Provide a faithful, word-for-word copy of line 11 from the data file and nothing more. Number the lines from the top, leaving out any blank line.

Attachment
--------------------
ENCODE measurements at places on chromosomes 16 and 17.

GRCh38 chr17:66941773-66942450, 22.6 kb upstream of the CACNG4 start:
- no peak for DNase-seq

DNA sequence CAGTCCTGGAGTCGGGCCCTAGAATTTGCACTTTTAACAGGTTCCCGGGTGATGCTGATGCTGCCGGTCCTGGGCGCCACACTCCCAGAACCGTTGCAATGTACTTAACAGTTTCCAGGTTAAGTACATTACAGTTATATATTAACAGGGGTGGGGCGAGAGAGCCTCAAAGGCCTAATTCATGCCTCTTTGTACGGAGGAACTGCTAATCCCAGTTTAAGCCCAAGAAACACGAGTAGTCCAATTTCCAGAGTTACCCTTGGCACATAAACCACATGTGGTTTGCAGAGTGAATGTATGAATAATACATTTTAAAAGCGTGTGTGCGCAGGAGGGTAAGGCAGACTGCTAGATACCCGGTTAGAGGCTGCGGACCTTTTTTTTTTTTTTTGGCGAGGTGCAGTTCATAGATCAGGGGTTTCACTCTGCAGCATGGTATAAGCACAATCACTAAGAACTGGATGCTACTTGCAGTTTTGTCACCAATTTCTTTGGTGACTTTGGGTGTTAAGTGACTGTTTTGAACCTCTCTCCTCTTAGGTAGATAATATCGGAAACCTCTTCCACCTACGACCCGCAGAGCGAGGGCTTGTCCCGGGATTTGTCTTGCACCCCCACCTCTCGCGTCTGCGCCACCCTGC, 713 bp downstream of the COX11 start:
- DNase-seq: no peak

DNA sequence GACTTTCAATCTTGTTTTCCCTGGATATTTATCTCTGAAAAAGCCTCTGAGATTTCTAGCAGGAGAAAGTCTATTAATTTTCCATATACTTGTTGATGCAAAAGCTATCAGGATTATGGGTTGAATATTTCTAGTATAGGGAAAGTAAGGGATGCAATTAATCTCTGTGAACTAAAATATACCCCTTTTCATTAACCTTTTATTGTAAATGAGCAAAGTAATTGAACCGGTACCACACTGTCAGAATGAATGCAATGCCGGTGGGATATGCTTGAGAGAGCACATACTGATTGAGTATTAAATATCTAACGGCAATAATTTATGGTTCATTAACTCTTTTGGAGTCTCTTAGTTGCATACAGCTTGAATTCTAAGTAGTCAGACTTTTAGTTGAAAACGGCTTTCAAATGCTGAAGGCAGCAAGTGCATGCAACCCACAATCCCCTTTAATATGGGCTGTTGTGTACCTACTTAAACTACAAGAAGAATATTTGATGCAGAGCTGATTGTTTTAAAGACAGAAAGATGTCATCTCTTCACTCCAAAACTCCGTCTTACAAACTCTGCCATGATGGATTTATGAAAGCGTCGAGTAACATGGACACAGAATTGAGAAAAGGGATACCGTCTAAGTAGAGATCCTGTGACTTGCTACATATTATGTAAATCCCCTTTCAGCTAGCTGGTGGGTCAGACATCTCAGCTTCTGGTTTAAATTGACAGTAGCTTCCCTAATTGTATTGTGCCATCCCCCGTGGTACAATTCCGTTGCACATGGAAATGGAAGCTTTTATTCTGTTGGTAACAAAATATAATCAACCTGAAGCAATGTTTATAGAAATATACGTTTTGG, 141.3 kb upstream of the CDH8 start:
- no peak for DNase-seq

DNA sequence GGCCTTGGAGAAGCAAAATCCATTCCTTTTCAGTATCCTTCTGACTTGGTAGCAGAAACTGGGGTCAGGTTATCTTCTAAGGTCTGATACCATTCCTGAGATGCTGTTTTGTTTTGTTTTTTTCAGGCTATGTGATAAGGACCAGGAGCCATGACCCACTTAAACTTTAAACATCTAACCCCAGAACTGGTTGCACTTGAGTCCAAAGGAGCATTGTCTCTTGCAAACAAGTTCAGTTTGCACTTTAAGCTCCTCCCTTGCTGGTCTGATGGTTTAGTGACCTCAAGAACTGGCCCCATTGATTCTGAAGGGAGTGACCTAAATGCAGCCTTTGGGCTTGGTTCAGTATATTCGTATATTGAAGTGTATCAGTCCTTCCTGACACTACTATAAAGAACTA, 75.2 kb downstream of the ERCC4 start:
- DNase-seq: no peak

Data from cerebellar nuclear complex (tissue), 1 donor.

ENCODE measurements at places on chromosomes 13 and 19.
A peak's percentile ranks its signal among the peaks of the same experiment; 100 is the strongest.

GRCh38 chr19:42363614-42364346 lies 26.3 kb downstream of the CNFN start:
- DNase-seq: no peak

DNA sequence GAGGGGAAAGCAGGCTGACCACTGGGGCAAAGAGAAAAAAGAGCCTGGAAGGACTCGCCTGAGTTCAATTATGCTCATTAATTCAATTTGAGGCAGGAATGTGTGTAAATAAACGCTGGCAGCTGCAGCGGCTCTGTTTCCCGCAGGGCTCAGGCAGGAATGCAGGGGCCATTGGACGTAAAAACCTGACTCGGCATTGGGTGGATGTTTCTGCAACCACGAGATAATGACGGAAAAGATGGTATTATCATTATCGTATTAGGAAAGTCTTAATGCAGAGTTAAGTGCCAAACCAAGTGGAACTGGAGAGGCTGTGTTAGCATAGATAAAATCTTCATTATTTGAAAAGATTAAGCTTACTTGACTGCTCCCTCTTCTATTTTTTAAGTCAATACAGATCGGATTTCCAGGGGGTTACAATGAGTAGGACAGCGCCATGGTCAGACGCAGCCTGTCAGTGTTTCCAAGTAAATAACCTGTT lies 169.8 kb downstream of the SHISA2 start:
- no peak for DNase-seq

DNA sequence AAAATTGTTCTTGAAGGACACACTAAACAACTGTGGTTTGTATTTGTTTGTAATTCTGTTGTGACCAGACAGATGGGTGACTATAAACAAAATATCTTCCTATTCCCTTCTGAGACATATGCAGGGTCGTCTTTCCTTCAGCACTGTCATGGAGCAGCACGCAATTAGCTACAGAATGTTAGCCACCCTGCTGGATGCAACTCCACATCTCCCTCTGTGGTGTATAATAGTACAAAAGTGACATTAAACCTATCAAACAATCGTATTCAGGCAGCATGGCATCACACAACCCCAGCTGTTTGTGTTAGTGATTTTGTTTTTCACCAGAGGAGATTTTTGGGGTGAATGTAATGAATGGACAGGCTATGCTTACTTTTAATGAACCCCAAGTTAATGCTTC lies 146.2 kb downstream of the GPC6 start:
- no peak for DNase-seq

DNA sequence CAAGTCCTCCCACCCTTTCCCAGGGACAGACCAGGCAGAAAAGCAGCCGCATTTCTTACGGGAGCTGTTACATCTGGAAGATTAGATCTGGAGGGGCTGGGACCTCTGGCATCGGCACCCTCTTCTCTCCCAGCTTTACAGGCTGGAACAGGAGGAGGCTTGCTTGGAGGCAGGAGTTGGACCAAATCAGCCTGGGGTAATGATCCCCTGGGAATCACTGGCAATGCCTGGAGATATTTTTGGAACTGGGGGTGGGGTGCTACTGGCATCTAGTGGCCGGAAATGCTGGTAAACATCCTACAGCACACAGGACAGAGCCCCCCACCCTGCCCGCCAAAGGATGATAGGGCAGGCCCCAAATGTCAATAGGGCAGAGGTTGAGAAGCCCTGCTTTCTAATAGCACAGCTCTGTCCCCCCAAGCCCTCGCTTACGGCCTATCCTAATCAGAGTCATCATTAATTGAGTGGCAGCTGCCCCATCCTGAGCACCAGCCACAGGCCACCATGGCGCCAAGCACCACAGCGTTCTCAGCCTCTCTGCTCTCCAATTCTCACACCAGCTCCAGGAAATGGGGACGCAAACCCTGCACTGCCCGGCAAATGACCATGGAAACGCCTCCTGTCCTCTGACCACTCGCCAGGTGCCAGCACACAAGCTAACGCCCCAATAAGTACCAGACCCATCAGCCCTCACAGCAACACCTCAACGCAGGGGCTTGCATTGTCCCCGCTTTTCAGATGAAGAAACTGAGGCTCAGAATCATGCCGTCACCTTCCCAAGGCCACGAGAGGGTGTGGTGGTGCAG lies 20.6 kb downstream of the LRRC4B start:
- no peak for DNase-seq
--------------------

ENCODE measurements at places on chromosomes 13 and 19.